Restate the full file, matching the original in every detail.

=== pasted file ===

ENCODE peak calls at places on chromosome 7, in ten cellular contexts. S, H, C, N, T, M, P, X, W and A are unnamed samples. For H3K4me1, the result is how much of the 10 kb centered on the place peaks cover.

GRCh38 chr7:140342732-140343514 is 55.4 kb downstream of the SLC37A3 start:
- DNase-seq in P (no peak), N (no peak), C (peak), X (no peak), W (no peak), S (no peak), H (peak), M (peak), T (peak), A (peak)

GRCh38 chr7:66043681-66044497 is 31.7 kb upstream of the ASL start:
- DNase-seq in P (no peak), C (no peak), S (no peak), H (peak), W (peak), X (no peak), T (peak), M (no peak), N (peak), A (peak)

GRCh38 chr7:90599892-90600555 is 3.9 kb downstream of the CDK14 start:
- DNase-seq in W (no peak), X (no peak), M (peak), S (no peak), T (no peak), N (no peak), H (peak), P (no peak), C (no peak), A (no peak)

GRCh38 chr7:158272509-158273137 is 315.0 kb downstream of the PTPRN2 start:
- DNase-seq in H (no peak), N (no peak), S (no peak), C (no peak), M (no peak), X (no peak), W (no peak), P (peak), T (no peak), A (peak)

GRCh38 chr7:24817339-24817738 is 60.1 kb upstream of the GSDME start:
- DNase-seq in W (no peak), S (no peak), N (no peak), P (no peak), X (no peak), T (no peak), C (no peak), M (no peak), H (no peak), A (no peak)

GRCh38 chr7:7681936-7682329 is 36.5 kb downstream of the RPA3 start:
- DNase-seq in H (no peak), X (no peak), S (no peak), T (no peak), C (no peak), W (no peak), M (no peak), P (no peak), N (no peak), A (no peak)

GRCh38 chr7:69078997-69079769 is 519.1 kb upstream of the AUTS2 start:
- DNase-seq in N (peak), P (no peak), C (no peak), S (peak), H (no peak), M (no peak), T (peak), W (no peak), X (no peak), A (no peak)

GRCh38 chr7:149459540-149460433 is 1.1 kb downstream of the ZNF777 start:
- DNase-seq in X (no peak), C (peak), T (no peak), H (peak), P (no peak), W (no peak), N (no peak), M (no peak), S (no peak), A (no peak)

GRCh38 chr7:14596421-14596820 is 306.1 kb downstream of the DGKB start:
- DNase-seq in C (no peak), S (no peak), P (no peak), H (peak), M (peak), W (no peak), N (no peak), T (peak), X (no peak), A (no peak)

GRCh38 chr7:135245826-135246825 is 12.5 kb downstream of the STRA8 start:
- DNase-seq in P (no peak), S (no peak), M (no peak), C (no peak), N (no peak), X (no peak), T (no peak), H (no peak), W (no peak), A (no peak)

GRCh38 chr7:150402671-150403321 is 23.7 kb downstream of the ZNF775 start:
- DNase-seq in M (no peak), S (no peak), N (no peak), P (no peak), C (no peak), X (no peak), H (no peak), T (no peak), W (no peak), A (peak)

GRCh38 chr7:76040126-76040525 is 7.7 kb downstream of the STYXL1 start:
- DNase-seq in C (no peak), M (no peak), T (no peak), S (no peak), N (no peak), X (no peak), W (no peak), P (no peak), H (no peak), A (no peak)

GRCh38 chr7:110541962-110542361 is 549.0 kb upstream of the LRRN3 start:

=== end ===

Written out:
ENCODE peak calls at places on chromosome 7, in ten cellular contexts. S, H, C, N, T, M, P, X, W and A are unnamed samples. For H3K4me1, the result is how much of the 10 kb centered on the place peaks cover.

GRCh38 chr7:140342732-140343514 is 55.4 kb downstream of the SLC37A3 start:
- DNase-seq in P (no peak), N (no peak), C (peak), X (no peak), W (no peak), S (no peak), H (peak), M (peak), T (peak), A (peak)

GRCh38 chr7:66043681-66044497 is 31.7 kb upstream of the ASL start:
- DNase-seq in P (no peak), C (no peak), S (no peak), H (peak), W (peak), X (no peak), T (peak), M (no peak), N (peak), A (peak)

GRCh38 chr7:90599892-90600555 is 3.9 kb downstream of the CDK14 start:
- DNase-seq in W (no peak), X (no peak), M (peak), S (no peak), T (no peak), N (no peak), H (peak), P (no peak), C (no peak), A (no peak)

GRCh38 chr7:158272509-158273137 is 315.0 kb downstream of the PTPRN2 start:
- DNase-seq in H (no peak), N (no peak), S (no peak), C (no peak), M (no peak), X (no peak), W (no peak), P (peak), T (no peak), A (peak)

GRCh38 chr7:24817339-24817738 is 60.1 kb upstream of the GSDME start:
- DNase-seq in W (no peak), S (no peak), N (no peak), P (no peak), X (no peak), T (no peak), C (no peak), M (no peak), H (no peak), A (no peak)

GRCh38 chr7:7681936-7682329 is 36.5 kb downstream of the RPA3 start:
- DNase-seq in H (no peak), X (no peak), S (no peak), T (no peak), C (no peak), W (no peak), M (no peak), P (no peak), N (no peak), A (no peak)

GRCh38 chr7:69078997-69079769 is 519.1 kb upstream of the AUTS2 start:
- DNase-seq in N (peak), P (no peak), C (no peak), S (peak), H (no peak), M (no peak), T (peak), W (no peak), X (no peak), A (no peak)

GRCh38 chr7:149459540-149460433 is 1.1 kb downstream of the ZNF777 start:
- DNase-seq in X (no peak), C (peak), T (no peak), H (peak), P (no peak), W (no peak), N (no peak), M (no peak), S (no peak), A (no peak)

GRCh38 chr7:14596421-14596820 is 306.1 kb downstream of the DGKB start:
- DNase-seq in C (no peak), S (no peak), P (no peak), H (peak), M (peak), W (no peak), N (no peak), T (peak), X (no peak), A (no peak)

GRCh38 chr7:135245826-135246825 is 12.5 kb downstream of the STRA8 start:
- DNase-seq in P (no peak), S (no peak), M (no peak), C (no peak), N (no peak), X (no peak), T (no peak), H (no peak), W (no peak), A (no peak)

GRCh38 chr7:150402671-150403321 is 23.7 kb downstream of the ZNF775 start:
- DNase-seq in M (no peak), S (no peak), N (no peak), P (no peak), C (no peak), X (no peak), H (no peak), T (no peak), W (no peak), A (peak)

GRCh38 chr7:76040126-76040525 is 7.7 kb downstream of the STYXL1 start:
- DNase-seq in C (no peak), M (no peak), T (no peak), S (no peak), N (no peak), X (no peak), W (no peak), P (no peak), H (no peak), A (no peak)

GRCh38 chr7:110541962-110542361 is 549.0 kb upstream of the LRRN3 start: